Abstract

Tail-biting (TB) receipt was recorded at the end of the fattening period on 33,266 gilts of the Tai Zumu population, that were raised in groups of 6 to 20 females. This study aimed at quantifying the contribution of social genetic effects to TB receipt, and at assessing the importance of the environment on the genetic expression of this behaviour (GxE). Models for TB receipt included the fixed effects of number of group mates, (herd)-year-month, and the random effects of group, litter, and direct and social additive genetic effects. The model was applied to the complete gilt population and separately to 2 sub-populations, corresponding to 2 of the 3 nucleus herds raising that line, where TB receipt frequency differed and was high enough (>5%). TB receipt was analysed as a linear trait, following a normal distribution with the restricted likelihood methodology applied to an animal model. Social genetic effects contributed 81% to 93% of total heritable variance, which equalled 40 to 80% of phenotypic variation. The variance components varied between herds. The analysis of sire by environment interactions indicated re-ranking of sires between the 2 nucleus herds, according to both their direct and total breeding values. Keywords: social genetic effects, tail-biting receipt, gilt, sire-environment interaction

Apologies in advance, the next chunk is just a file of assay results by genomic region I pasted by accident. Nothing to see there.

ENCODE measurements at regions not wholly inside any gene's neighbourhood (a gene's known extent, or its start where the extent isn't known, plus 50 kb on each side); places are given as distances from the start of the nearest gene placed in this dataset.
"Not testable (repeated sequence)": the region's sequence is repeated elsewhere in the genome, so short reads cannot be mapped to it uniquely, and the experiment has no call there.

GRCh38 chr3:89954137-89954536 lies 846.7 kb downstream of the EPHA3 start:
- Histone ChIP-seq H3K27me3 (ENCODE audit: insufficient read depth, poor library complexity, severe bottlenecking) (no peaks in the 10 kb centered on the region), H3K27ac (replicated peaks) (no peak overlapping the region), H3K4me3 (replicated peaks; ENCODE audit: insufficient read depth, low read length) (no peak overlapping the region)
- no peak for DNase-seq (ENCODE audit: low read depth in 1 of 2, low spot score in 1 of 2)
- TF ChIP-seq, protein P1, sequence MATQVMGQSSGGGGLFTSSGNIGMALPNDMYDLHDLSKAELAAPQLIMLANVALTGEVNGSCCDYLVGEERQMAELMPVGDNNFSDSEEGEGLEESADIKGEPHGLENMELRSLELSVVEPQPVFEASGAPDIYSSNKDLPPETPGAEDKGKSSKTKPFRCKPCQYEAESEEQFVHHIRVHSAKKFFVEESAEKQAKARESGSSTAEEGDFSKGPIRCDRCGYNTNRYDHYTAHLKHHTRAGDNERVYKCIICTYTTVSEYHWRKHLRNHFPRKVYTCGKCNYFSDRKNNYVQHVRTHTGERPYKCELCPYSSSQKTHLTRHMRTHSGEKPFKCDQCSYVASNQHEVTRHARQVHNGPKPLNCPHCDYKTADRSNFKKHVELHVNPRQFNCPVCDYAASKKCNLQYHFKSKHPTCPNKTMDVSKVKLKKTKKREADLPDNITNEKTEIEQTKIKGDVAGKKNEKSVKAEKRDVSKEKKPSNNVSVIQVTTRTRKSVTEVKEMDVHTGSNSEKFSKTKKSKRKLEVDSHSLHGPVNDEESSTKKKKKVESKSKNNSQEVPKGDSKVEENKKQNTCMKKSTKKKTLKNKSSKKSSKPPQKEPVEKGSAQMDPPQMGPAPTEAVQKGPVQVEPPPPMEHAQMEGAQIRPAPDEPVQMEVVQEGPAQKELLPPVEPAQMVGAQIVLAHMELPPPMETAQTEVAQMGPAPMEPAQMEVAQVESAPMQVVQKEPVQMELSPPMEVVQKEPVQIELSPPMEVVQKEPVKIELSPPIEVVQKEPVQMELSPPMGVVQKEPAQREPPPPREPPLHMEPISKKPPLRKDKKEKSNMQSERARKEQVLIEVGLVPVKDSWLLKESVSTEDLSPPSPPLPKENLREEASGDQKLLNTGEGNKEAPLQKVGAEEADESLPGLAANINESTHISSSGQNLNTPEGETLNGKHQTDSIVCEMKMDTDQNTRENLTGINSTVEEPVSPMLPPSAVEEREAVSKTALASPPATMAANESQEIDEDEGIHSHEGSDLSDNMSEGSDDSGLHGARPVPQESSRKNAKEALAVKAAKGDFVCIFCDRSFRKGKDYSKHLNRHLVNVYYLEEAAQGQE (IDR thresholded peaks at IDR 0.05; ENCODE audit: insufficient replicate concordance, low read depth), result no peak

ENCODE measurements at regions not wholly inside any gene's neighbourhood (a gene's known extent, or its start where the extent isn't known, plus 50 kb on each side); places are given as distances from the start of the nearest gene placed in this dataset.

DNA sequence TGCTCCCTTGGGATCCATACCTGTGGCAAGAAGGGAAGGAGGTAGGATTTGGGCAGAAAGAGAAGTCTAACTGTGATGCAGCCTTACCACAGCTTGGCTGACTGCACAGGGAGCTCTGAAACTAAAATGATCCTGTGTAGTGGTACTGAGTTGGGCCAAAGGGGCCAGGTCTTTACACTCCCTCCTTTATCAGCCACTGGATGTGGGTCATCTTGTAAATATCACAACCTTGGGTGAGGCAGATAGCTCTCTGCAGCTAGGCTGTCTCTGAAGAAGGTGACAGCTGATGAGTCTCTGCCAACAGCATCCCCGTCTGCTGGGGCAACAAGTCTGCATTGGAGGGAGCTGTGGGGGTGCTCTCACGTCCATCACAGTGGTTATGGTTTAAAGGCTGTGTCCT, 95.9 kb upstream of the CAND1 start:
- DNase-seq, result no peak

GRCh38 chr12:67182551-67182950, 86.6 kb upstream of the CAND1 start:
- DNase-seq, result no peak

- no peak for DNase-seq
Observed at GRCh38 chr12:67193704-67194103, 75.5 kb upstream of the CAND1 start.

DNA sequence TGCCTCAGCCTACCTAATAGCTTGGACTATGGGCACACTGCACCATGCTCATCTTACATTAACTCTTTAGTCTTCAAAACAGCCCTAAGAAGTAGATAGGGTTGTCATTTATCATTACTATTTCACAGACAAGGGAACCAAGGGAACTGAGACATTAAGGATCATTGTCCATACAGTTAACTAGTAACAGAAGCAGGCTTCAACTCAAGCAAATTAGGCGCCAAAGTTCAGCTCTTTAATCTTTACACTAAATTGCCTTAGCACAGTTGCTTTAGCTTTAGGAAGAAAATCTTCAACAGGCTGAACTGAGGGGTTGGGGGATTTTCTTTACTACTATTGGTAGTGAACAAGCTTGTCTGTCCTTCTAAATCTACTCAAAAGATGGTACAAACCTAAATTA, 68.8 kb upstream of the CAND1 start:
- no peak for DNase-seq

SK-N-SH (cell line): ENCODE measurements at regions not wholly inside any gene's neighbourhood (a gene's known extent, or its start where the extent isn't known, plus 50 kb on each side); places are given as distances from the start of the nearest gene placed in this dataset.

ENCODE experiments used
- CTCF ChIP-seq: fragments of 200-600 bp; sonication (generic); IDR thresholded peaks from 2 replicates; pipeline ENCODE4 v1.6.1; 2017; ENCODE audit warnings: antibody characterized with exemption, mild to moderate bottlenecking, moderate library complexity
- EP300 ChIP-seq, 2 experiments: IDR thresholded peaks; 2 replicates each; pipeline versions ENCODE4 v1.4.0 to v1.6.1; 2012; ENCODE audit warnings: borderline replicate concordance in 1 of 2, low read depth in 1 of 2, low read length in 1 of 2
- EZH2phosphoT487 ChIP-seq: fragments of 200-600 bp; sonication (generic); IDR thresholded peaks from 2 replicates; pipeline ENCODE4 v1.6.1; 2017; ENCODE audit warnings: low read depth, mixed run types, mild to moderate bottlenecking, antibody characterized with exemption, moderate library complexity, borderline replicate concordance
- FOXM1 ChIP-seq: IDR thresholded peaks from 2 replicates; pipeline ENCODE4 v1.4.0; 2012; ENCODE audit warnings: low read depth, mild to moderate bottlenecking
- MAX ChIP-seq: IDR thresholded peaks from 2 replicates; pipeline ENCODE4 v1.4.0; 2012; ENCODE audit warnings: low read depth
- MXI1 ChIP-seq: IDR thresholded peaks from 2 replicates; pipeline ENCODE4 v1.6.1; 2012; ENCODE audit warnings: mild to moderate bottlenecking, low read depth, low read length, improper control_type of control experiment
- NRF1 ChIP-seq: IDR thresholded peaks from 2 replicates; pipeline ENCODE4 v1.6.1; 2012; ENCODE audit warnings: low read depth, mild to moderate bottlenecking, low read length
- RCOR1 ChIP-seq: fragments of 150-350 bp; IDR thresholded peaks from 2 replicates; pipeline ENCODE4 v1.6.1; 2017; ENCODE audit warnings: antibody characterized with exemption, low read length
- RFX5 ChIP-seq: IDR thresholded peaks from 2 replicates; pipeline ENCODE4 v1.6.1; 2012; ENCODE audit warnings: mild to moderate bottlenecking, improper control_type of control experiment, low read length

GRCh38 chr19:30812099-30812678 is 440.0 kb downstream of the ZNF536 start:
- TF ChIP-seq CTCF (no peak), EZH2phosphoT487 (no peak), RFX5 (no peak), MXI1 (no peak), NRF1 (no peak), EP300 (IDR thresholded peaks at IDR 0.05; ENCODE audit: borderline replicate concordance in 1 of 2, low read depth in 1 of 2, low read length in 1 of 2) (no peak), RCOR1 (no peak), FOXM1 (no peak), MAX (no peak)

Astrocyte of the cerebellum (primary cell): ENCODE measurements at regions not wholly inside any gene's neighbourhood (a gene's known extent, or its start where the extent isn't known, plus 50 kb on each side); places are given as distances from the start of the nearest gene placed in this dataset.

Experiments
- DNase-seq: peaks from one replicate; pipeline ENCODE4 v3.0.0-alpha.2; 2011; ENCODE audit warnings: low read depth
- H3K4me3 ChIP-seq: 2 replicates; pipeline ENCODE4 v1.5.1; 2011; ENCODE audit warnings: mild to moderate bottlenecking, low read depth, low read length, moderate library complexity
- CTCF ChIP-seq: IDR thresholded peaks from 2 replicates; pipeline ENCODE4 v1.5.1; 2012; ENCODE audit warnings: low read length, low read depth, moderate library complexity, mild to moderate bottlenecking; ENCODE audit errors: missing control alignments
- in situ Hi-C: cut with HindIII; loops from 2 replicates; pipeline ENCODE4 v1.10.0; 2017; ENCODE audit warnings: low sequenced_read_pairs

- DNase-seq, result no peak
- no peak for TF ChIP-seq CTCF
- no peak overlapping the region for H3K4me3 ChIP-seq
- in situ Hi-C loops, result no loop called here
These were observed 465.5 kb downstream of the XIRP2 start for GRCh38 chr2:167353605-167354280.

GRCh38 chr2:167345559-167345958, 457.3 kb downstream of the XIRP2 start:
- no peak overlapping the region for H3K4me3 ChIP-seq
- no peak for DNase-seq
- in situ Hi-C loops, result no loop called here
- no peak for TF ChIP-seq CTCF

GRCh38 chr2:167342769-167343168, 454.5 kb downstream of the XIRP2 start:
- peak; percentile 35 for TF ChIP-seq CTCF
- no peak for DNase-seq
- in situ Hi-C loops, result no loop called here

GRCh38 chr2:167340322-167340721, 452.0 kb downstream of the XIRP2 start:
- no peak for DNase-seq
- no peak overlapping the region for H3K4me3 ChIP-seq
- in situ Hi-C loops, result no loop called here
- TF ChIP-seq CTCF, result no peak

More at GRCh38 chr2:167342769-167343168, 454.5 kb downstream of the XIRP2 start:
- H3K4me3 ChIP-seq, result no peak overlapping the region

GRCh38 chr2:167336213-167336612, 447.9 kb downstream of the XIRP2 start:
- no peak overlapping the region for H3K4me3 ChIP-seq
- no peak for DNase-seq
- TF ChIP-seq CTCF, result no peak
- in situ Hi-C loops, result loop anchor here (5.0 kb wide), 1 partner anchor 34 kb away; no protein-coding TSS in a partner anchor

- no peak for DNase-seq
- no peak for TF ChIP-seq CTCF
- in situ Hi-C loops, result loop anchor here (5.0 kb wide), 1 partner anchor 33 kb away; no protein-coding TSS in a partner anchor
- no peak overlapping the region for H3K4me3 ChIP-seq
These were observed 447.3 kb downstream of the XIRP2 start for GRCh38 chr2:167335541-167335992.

Laurianne Canario, Loïc Flatres-Grall

Proceedings of the World Congress on Genetics Applied to Livestock Production, Volume Biology - Behaviour, , 572, 2018
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